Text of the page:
(COLUMBUS, Ohio) – Ohio Attorney General Mike DeWine announced today that a judge has ordered a co-owner of A Caring Alternative, a home health care agency in Cleveland, to pay nearly $262,000 in restitution to the Ohio Department of Job and Family Services after an investigation revealed she was hiring home health care aides who did not pass background checks.
Agents in the Health Care Fraud Division of the Ohio Attorney General's Office said Rose Radovanic, who pleaded guilty to a felony charge of theft by deception, hired the home health aides, despite their criminal convictions, because they signed up elderly family members or friends to become clients of the company. The corporation then billed Medicaid for the services the workers illegally provided to the new and current clients.
"Our elderly residents need to know they are safe when they invite health care aides into their homes, which is the main reason why we require background checks for home health aides," said Attorney General Mike DeWine. "I find it incredibly disturbing that anyone would blatantly ignore a person's convictions and allow them into the homes of our most vulnerable adults."
As the result of a bench trial this week in Columbus, the judge also ordered that A Caring Alternative pay more than $242,000 in restitution and $15,000 in fines be paid out of the business's assets. The second co-owner was acquitted on all charges.
Agents began investigating the company more than a year ago after a client ran a background check on his aide and found she had a criminal history. Investigators later found health aides with a slew of previous convictions, including a woman convicted of domestic violence for trying to hit her wheelchair bound mother with a beer bottle and a man with a previous robbery conviction who was also investigated after leaving his elderly father on the floor for three days before calling 911.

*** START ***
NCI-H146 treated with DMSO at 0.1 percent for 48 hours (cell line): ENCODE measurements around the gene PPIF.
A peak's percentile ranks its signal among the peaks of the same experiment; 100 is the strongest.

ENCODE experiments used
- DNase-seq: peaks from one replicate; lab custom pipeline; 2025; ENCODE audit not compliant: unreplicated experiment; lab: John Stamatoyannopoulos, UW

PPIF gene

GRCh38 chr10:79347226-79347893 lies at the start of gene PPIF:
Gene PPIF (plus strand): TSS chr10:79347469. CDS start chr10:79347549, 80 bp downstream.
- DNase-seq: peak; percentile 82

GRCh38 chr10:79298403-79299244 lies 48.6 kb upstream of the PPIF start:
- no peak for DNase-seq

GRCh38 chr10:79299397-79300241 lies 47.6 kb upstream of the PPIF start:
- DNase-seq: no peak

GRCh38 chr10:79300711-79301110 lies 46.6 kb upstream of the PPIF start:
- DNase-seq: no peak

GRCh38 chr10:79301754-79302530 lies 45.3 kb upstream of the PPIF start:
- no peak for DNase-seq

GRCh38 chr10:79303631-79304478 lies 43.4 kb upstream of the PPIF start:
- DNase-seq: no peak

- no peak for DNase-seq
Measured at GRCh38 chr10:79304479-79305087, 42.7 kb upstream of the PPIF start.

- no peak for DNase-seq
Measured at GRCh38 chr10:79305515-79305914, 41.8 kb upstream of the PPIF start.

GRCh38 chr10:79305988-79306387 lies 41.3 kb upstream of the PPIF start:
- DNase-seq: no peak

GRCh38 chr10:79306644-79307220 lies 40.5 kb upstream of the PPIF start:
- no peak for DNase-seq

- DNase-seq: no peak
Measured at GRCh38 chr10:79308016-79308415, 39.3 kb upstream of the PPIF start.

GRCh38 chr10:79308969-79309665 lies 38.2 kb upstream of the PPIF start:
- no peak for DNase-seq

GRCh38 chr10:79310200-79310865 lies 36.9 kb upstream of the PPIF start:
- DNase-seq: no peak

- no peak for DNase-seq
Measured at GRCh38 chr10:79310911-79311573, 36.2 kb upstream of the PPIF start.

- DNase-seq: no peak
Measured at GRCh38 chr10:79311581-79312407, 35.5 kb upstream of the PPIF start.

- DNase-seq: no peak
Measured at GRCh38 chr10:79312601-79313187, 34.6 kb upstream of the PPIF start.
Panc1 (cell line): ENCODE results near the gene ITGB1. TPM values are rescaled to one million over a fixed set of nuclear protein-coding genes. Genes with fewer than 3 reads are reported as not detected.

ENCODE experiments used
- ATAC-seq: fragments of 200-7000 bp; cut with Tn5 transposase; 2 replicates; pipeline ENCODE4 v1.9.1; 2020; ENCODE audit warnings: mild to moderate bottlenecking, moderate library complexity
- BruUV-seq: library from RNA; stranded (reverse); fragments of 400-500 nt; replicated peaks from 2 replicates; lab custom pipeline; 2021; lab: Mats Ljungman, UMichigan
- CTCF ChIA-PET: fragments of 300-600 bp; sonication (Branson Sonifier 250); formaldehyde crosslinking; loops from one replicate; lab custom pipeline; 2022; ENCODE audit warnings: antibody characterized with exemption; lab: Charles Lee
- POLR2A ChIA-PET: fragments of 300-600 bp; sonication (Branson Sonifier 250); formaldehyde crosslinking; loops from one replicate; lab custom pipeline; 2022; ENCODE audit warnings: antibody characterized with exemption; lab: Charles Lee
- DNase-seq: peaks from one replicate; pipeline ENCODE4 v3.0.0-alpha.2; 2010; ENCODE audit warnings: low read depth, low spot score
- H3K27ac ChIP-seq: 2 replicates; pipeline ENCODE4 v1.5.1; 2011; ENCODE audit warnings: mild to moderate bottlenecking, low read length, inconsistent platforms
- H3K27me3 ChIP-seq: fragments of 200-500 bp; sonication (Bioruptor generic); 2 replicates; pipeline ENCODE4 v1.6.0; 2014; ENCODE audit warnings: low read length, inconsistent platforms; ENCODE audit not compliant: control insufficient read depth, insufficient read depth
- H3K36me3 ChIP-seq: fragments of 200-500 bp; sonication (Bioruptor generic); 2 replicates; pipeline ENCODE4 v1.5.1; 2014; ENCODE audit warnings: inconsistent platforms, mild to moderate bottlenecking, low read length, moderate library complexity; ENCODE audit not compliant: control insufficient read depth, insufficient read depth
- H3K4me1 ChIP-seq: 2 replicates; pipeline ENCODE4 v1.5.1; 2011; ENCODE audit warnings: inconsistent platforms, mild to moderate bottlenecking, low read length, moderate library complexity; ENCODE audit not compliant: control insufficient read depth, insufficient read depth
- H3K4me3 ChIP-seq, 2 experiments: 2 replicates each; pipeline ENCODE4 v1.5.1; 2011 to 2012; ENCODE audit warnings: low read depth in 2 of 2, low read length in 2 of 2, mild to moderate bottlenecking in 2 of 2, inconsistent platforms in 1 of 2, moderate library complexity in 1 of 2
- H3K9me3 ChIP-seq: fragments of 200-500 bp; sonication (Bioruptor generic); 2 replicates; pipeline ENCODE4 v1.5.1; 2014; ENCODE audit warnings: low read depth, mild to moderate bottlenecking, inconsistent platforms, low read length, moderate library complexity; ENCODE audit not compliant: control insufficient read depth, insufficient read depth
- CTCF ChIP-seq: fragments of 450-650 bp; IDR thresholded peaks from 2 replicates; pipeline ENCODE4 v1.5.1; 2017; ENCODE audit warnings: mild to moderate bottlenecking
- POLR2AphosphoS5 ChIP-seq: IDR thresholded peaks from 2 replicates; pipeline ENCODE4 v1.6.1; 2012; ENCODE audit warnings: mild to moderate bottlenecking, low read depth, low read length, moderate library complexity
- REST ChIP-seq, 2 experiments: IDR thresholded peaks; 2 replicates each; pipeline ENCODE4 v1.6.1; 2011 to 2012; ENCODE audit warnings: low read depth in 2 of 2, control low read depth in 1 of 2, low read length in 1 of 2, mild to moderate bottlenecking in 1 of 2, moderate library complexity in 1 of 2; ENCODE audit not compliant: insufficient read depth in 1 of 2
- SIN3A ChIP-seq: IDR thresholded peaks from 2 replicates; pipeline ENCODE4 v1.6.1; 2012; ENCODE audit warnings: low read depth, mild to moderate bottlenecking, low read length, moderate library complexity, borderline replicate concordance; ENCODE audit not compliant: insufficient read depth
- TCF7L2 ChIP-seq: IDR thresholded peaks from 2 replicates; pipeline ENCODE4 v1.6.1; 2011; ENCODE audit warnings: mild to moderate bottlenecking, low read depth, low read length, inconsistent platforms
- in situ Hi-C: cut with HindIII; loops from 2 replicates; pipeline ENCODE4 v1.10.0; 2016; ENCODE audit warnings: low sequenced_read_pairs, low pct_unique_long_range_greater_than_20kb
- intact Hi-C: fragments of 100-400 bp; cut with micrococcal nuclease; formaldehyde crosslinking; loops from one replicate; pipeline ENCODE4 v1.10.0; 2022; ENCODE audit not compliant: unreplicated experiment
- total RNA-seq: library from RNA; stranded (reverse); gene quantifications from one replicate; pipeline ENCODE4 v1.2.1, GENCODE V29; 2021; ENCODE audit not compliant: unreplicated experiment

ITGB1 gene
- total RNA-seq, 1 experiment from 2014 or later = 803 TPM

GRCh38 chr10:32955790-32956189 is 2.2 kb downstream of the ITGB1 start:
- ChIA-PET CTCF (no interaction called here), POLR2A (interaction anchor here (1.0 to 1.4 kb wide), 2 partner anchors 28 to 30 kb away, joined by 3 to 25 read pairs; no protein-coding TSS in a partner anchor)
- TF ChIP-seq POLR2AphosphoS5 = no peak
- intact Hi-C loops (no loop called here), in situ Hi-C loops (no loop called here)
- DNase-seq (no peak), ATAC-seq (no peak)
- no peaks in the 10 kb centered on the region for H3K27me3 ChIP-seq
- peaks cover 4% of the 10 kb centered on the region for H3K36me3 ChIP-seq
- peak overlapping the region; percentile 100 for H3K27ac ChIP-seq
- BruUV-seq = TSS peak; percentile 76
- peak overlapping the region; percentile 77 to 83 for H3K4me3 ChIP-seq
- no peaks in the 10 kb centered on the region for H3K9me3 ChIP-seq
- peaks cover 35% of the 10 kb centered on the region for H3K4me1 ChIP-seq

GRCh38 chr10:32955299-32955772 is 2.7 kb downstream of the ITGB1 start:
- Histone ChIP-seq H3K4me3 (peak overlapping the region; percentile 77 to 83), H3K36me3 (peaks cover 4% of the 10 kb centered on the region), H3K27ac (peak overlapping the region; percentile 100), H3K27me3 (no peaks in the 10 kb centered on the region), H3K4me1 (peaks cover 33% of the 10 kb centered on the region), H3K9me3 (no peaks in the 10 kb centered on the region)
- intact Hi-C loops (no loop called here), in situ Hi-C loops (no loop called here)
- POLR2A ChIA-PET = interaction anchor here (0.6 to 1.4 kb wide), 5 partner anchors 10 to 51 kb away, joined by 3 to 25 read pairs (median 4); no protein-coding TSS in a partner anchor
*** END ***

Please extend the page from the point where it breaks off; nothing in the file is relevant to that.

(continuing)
"When I learned about the accusations in this case, I made it a priority in my office to examine the laws regulating the employment of convicted criminals in the home health and transportation area of the Medicaid program," said DeWine. "We found several serious loopholes and helped create a consistent background check policy across all home health care agencies."
That plan was included in the Mid-Biennium Review which is currently in the hands of Governor John Kasich to potentially become law.
The Attorney General's Health Care Fraud Section investigates and prosecutes health care providers who defraud the state's Medicaid program. The Section also investigates alleged misappropriations of patient funds and enforces Ohio laws protecting mentally or physically disabled or elderly citizens from financial exploitation, neglect and abuse in long-term care facilities.
Anyone who suspects Medicaid fraud or patient abuse or neglect can contact Attorney General DeWine's office at 1-800-282-0515 or www.OhioAttorneyGeneral.gov.